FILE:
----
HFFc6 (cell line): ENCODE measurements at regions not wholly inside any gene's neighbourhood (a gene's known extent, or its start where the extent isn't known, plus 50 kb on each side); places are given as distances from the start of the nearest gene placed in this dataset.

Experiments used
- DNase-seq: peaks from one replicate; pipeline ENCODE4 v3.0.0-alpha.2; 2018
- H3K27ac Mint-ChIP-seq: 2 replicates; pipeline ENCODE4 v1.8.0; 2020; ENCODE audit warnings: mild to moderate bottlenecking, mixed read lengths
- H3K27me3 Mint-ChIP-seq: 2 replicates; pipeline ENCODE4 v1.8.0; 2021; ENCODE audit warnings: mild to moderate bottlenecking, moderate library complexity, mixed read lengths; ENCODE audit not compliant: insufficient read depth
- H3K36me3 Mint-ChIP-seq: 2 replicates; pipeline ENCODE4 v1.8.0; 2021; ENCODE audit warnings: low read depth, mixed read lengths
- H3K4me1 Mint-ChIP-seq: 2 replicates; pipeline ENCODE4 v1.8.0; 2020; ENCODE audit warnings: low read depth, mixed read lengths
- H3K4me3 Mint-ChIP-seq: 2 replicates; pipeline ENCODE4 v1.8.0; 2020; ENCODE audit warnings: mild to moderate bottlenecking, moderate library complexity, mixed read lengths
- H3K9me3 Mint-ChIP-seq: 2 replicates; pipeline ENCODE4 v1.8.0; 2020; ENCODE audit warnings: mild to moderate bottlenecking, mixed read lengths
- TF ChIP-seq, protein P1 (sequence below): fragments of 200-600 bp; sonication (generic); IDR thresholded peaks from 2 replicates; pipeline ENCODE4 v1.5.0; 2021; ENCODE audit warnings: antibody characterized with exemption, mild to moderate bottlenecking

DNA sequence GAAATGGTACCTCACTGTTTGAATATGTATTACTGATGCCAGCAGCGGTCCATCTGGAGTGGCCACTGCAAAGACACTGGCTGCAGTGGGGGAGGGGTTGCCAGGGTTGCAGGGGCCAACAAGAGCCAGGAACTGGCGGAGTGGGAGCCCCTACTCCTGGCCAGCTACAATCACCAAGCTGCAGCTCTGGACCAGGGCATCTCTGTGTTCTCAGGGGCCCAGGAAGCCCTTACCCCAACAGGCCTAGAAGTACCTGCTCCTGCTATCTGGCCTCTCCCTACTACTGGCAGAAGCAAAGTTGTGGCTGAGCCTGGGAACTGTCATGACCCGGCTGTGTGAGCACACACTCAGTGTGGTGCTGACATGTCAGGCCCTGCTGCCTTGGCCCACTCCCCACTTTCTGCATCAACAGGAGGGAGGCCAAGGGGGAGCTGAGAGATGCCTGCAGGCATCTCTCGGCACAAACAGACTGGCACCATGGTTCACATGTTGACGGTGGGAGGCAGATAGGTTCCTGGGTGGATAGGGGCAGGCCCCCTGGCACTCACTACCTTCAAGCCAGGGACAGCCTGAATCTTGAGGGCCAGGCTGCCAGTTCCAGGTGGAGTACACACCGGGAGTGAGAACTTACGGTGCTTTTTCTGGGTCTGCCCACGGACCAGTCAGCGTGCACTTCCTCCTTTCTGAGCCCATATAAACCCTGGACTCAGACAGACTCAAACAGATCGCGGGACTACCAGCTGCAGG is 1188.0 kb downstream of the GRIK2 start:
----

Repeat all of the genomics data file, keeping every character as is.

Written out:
HFFc6 (cell line): ENCODE measurements at regions not wholly inside any gene's neighbourhood (a gene's known extent, or its start where the extent isn't known, plus 50 kb on each side); places are given as distances from the start of the nearest gene placed in this dataset.

Experiments used
- DNase-seq: peaks from one replicate; pipeline ENCODE4 v3.0.0-alpha.2; 2018
- H3K27ac Mint-ChIP-seq: 2 replicates; pipeline ENCODE4 v1.8.0; 2020; ENCODE audit warnings: mild to moderate bottlenecking, mixed read lengths
- H3K27me3 Mint-ChIP-seq: 2 replicates; pipeline ENCODE4 v1.8.0; 2021; ENCODE audit warnings: mild to moderate bottlenecking, moderate library complexity, mixed read lengths; ENCODE audit not compliant: insufficient read depth
- H3K36me3 Mint-ChIP-seq: 2 replicates; pipeline ENCODE4 v1.8.0; 2021; ENCODE audit warnings: low read depth, mixed read lengths
- H3K4me1 Mint-ChIP-seq: 2 replicates; pipeline ENCODE4 v1.8.0; 2020; ENCODE audit warnings: low read depth, mixed read lengths
- H3K4me3 Mint-ChIP-seq: 2 replicates; pipeline ENCODE4 v1.8.0; 2020; ENCODE audit warnings: mild to moderate bottlenecking, moderate library complexity, mixed read lengths
- H3K9me3 Mint-ChIP-seq: 2 replicates; pipeline ENCODE4 v1.8.0; 2020; ENCODE audit warnings: mild to moderate bottlenecking, mixed read lengths
- TF ChIP-seq, protein P1 (sequence below): fragments of 200-600 bp; sonication (generic); IDR thresholded peaks from 2 replicates; pipeline ENCODE4 v1.5.0; 2021; ENCODE audit warnings: antibody characterized with exemption, mild to moderate bottlenecking

DNA sequence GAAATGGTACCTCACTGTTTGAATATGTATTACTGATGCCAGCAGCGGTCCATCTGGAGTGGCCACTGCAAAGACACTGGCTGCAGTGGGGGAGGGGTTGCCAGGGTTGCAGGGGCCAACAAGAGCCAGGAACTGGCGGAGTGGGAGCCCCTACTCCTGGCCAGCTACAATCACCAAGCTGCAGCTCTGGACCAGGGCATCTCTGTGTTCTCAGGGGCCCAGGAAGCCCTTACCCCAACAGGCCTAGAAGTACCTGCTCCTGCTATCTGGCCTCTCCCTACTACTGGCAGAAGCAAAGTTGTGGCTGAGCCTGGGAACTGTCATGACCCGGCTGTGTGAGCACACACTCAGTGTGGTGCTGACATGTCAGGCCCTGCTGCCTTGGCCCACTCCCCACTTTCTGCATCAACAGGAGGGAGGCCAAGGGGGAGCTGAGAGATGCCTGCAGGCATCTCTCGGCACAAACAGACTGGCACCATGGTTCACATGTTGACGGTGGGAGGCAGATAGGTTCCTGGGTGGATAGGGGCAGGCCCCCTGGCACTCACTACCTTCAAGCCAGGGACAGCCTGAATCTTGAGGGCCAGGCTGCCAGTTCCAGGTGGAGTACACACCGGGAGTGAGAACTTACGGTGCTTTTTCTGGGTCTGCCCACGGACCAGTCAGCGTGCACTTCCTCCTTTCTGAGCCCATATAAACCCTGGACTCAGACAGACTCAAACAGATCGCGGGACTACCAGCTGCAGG is 1188.0 kb downstream of the GRIK2 start: